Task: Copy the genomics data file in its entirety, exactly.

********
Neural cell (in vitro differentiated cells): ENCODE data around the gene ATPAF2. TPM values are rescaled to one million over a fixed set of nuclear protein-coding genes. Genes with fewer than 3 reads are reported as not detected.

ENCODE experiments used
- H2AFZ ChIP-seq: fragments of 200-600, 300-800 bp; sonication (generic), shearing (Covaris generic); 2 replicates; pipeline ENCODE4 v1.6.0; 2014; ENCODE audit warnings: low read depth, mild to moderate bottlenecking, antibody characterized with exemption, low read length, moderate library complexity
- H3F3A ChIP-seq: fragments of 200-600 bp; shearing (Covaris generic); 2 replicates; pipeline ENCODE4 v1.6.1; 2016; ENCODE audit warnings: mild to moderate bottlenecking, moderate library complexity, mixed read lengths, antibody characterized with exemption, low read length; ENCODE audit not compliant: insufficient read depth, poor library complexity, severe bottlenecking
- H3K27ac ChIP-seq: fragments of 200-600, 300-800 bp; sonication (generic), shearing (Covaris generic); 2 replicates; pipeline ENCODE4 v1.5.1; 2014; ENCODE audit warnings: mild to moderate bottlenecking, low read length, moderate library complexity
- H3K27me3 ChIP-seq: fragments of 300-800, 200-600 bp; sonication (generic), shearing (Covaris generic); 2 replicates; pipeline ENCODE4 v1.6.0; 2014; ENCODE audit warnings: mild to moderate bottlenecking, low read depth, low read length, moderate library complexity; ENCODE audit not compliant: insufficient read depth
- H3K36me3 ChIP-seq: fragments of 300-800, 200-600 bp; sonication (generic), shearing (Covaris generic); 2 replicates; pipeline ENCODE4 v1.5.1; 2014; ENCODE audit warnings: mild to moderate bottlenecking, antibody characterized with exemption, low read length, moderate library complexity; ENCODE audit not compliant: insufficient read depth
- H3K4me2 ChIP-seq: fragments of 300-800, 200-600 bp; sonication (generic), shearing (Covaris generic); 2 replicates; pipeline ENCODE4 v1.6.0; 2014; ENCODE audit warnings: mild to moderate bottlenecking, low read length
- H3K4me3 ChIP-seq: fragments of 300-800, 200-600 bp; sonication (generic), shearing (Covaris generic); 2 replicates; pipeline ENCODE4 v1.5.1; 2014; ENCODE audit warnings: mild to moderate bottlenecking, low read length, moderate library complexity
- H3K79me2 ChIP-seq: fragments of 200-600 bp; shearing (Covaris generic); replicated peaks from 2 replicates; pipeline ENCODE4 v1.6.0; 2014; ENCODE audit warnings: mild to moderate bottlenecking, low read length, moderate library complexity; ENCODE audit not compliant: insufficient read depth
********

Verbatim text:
Neural cell (in vitro differentiated cells): ENCODE data around the gene ATPAF2. TPM values are rescaled to one million over a fixed set of nuclear protein-coding genes. Genes with fewer than 3 reads are reported as not detected.

ENCODE experiments used
- H2AFZ ChIP-seq: fragments of 200-600, 300-800 bp; sonication (generic), shearing (Covaris generic); 2 replicates; pipeline ENCODE4 v1.6.0; 2014; ENCODE audit warnings: low read depth, mild to moderate bottlenecking, antibody characterized with exemption, low read length, moderate library complexity
- H3F3A ChIP-seq: fragments of 200-600 bp; shearing (Covaris generic); 2 replicates; pipeline ENCODE4 v1.6.1; 2016; ENCODE audit warnings: mild to moderate bottlenecking, moderate library complexity, mixed read lengths, antibody characterized with exemption, low read length; ENCODE audit not compliant: insufficient read depth, poor library complexity, severe bottlenecking
- H3K27ac ChIP-seq: fragments of 200-600, 300-800 bp; sonication (generic), shearing (Covaris generic); 2 replicates; pipeline ENCODE4 v1.5.1; 2014; ENCODE audit warnings: mild to moderate bottlenecking, low read length, moderate library complexity
- H3K27me3 ChIP-seq: fragments of 300-800, 200-600 bp; sonication (generic), shearing (Covaris generic); 2 replicates; pipeline ENCODE4 v1.6.0; 2014; ENCODE audit warnings: mild to moderate bottlenecking, low read depth, low read length, moderate library complexity; ENCODE audit not compliant: insufficient read depth
- H3K36me3 ChIP-seq: fragments of 300-800, 200-600 bp; sonication (generic), shearing (Covaris generic); 2 replicates; pipeline ENCODE4 v1.5.1; 2014; ENCODE audit warnings: mild to moderate bottlenecking, antibody characterized with exemption, low read length, moderate library complexity; ENCODE audit not compliant: insufficient read depth
- H3K4me2 ChIP-seq: fragments of 300-800, 200-600 bp; sonication (generic), shearing (Covaris generic); 2 replicates; pipeline ENCODE4 v1.6.0; 2014; ENCODE audit warnings: mild to moderate bottlenecking, low read length
- H3K4me3 ChIP-seq: fragments of 300-800, 200-600 bp; sonication (generic), shearing (Covaris generic); 2 replicates; pipeline ENCODE4 v1.5.1; 2014; ENCODE audit warnings: mild to moderate bottlenecking, low read length, moderate library complexity
- H3K79me2 ChIP-seq: fragments of 200-600 bp; shearing (Covaris generic); replicated peaks from 2 replicates; pipeline ENCODE4 v1.6.0; 2014; ENCODE audit warnings: mild to moderate bottlenecking, low read length, moderate library complexity; ENCODE audit not compliant: insufficient read depth